Two Journalists, One Camera, 700 Miles of Grand Canyon

A gorge in the central stretch of the Grand Canyon made out of Vishnu schist, a rock formed over 1.7 billion years ago. © Pete McBride / National Geographic (All photos provided by National Geographic)
A gorge in the central stretch of the Grand Canyon made out of Vishnu schist, a rock formed over 1.7 billion years ago. © Pete McBride / National Geographic. All photos provided by National Geographic.

An Arduous Hike Through America’s Most Treasured National Park, The Grand Canyon

By Isabelle Kagan

If you asked Kevin Fedarko and Pete McBride exactly one year ago about their thoughts on completing a 700 mile “sectional” thru-hike of the Grand Canyon, you probably would have heard a very different story than had you asked today.

Now, just 90 miles short of finally concluding their trek and reaching Pearce Ferry, which marks the boundary between the Grand Canyon and Lake Mead, the two men have a lot to talk about.

Hiking in the Grand Canyon
The Walter Powell Route to the South Rim of the Grand Canyon.

Testing the Waters

Their story begins back in September of last year, when Fedarko and McBride, both journalists for National Geographic, heard about a 57-day hike being done by canyoneering expert Rich Rudow.

Kevin Fedarko, Pete McBride on the right.
Kevin Fedarko
Pete McBride, the principal photographer on the trek.
Pete McBride, the principal photographer on the trek.

Amidst reports of the canyon facing imminent threats from tourism, mining, and the like, the intrigued McBride and Fedarko immediately signed on, unknowing of the perilous journey that lay ahead.

It was by day six that both men, dehydrated and in pain, withdrew from the trek and headed back to Flagstaff, a neighboring town.

McBride was later diagnosed with hyponatremia, an imbalance of water to electrolytes in the body caused by increased sweating and water intake, usually due to hot conditions. It would be another month, not until late October, that they would attempt the hike again.

Trying, Failing And Trying Again

The next time around, they were fully prepared for the arduous hike thanks to the help of Fedarko’s hometown contacts.

Fedarko said, “I live in Flagstaff. There’s a very close-knit community who are Grand Canyon people; hikers and river runners. They talked to us and took us under their wing. They designed a new route for us. They dropped the caches of food for us.”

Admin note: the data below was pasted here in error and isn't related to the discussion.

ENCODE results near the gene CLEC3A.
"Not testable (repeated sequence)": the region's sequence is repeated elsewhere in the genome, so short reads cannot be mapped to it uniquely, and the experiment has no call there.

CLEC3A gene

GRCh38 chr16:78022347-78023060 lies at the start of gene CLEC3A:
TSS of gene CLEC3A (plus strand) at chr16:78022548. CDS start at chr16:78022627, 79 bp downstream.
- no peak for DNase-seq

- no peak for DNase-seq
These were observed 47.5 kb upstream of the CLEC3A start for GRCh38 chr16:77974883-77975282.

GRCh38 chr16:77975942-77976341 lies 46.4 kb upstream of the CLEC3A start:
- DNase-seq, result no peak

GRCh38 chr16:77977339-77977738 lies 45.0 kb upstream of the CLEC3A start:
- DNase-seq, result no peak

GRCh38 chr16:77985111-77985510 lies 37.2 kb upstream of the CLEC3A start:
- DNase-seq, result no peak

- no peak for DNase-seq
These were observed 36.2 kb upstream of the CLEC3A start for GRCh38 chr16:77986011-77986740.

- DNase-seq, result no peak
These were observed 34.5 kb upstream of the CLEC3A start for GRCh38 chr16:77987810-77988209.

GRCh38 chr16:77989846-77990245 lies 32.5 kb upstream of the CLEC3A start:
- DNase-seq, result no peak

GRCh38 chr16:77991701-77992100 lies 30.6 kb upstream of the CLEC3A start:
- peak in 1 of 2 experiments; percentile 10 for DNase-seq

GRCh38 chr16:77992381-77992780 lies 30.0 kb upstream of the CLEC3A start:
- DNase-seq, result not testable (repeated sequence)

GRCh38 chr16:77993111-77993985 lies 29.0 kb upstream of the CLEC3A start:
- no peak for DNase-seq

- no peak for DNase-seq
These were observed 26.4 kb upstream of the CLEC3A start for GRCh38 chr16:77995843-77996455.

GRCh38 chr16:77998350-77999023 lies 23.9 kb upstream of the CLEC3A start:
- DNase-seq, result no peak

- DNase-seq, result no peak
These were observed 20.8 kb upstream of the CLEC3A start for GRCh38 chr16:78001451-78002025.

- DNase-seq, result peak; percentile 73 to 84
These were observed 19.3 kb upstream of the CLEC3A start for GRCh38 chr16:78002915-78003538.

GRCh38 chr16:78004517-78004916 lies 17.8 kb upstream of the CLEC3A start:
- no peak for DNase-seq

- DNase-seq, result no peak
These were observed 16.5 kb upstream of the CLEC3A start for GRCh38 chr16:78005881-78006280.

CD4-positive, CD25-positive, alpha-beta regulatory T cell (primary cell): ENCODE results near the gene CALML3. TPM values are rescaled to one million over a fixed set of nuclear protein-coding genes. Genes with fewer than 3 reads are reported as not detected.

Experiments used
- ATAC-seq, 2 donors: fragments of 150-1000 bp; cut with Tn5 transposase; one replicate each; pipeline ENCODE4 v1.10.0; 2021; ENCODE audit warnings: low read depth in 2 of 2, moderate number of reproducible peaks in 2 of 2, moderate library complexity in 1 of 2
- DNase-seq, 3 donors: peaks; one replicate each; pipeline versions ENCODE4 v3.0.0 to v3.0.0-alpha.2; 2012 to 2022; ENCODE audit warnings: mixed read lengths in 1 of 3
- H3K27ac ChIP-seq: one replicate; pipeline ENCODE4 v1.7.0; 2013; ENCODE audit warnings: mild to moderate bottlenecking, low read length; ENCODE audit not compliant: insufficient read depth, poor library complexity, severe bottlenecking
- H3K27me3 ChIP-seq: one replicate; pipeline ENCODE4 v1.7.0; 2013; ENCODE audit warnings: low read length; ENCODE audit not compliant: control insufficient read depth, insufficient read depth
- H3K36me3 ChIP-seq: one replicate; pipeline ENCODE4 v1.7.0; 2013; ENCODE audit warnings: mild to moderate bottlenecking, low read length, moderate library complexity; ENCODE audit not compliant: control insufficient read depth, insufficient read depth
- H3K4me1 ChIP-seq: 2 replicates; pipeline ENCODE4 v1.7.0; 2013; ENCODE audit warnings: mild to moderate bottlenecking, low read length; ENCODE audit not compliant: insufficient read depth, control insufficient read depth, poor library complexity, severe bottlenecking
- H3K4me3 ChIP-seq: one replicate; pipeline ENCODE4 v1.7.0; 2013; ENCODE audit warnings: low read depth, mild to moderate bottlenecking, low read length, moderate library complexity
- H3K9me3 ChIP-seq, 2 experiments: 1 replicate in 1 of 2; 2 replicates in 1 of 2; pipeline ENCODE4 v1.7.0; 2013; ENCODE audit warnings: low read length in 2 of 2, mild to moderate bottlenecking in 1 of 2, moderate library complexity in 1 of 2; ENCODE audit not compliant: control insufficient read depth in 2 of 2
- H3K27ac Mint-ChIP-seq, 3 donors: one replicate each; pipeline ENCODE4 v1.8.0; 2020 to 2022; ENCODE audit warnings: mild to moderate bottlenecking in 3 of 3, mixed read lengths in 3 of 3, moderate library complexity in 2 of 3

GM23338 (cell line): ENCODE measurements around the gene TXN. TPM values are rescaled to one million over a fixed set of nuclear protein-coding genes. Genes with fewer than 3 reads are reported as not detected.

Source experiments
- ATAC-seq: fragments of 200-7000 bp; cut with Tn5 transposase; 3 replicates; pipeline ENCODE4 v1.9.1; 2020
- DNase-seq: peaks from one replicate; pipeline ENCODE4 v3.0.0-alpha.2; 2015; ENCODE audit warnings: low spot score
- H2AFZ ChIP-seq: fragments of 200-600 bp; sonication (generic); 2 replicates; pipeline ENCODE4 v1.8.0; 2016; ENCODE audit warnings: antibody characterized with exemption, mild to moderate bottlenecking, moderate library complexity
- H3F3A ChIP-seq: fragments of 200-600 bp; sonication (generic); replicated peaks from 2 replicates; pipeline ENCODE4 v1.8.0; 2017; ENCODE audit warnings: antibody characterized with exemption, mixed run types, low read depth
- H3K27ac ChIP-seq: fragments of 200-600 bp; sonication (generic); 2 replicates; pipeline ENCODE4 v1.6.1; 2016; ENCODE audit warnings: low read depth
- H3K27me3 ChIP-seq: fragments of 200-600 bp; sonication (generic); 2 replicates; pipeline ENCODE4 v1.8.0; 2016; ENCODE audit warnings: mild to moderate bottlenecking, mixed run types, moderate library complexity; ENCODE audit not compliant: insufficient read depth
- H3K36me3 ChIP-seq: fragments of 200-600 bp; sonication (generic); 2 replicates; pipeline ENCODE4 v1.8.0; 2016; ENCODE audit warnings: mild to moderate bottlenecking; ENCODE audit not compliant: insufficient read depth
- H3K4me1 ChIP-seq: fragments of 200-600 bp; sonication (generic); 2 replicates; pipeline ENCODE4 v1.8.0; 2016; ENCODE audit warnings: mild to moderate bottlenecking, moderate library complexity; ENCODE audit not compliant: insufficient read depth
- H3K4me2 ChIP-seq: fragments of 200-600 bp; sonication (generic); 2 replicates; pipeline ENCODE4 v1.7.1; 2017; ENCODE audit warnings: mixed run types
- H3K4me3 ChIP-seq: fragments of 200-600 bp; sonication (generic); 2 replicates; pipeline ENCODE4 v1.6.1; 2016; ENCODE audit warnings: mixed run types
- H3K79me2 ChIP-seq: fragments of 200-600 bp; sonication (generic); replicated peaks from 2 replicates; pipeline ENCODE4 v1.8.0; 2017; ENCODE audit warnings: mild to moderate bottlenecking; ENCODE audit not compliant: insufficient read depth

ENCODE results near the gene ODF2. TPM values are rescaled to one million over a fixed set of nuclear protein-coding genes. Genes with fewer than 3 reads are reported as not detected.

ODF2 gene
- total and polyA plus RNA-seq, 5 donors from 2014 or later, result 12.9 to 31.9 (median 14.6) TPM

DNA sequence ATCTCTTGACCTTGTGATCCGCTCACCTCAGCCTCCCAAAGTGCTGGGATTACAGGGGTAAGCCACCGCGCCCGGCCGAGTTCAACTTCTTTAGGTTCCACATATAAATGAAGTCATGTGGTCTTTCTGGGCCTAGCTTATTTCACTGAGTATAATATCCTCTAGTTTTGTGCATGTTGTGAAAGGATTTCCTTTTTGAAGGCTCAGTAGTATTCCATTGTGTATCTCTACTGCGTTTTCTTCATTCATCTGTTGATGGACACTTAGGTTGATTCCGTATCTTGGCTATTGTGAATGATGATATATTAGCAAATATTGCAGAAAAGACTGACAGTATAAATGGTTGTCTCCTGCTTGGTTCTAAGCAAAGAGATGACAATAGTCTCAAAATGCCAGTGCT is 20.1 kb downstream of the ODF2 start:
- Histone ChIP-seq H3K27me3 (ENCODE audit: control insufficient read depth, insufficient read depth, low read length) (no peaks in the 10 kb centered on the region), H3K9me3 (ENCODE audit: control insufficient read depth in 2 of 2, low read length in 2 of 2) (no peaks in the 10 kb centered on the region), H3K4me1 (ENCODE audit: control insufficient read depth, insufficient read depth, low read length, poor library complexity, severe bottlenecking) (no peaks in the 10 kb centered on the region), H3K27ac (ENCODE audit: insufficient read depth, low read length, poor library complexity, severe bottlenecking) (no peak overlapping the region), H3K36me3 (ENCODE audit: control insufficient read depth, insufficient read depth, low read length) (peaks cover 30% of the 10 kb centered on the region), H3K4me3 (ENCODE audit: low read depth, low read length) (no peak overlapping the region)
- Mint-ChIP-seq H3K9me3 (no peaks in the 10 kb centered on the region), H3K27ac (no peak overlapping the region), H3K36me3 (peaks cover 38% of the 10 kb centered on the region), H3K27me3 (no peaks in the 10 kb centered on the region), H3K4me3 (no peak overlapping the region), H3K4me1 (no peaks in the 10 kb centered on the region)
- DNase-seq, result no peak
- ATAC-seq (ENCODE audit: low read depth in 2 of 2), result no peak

Fedarko and Mcbride’s new trek would have them starting from Lee’s Ferry, on the north side of the Colorado River, on the far eastern end of the Grand Canyon, and eventually have them end at Pearce Ferry, hiking “in a roughly east to west fashion across northern Colorado,” according to Fedarko.

Of course, some changes had to be made to prevent the two from encountering the same problems as their first attempt. As McBride explains, “It was much hotter on the first leg than I anticipated. We were carrying so much weight. We reduced our weight in our packs and only carried one camera. We weren’t as ambitious in our mileage.”

The Statistics

The trek seems incredibly ambitious to a leisurely hiker, however. Fedarko and McBride cover 40 to 100 miles each section, which last about 2 to 3 weeks, respectively.

Every 6-8 days, they pick up plastic, watertight buckets of sealed food called caches, which have been previously placed in strategic locations along the Colorado river by their Flagstaff friends.

Consuming over 5000 calories a day, it’s imperative they both space out their food intake just long enough to reach the next cache, while still eating enough to maintain their energy; a delicate balance. As they are often “3000 feet to 5000 feet above the river,” accessing these caches involved “descending several thousand feet” to reach them, Fedarko explains.

Grand Canyon at night
The stars reflect into a tributary known as Olo Canyon. © Pete McBride / National Geographic

Their water source comes directly from “small rock depressions that collect rainwater” states Fedarko, who
mentioned that during the night, the stars are so bright that “the Milky Way is reflected in these potholes” adding, “It almost looks more real than the sky itself. Like hundreds and hundreds of mirrors reflecting back the galaxy.”

No Trails Ahead

While the Grand Canyon attracts millions of tourists per year, a much more minuscule amount of people actually decide to hike between its walls.

Less than two dozen people have completed the full “sectional” thru-hike that McBride and Fadarko have embarked on, and an even smaller handful, less than the number of people who have been on the Moon in fact, have done a “continuous” thru-hike.

As a result, trails only make up to about “10 percent of the north side” and “15 percent of the south side of the Canyon,” Fedarko reveals, “the rest is just bushwhacking.”

Forging their own Paths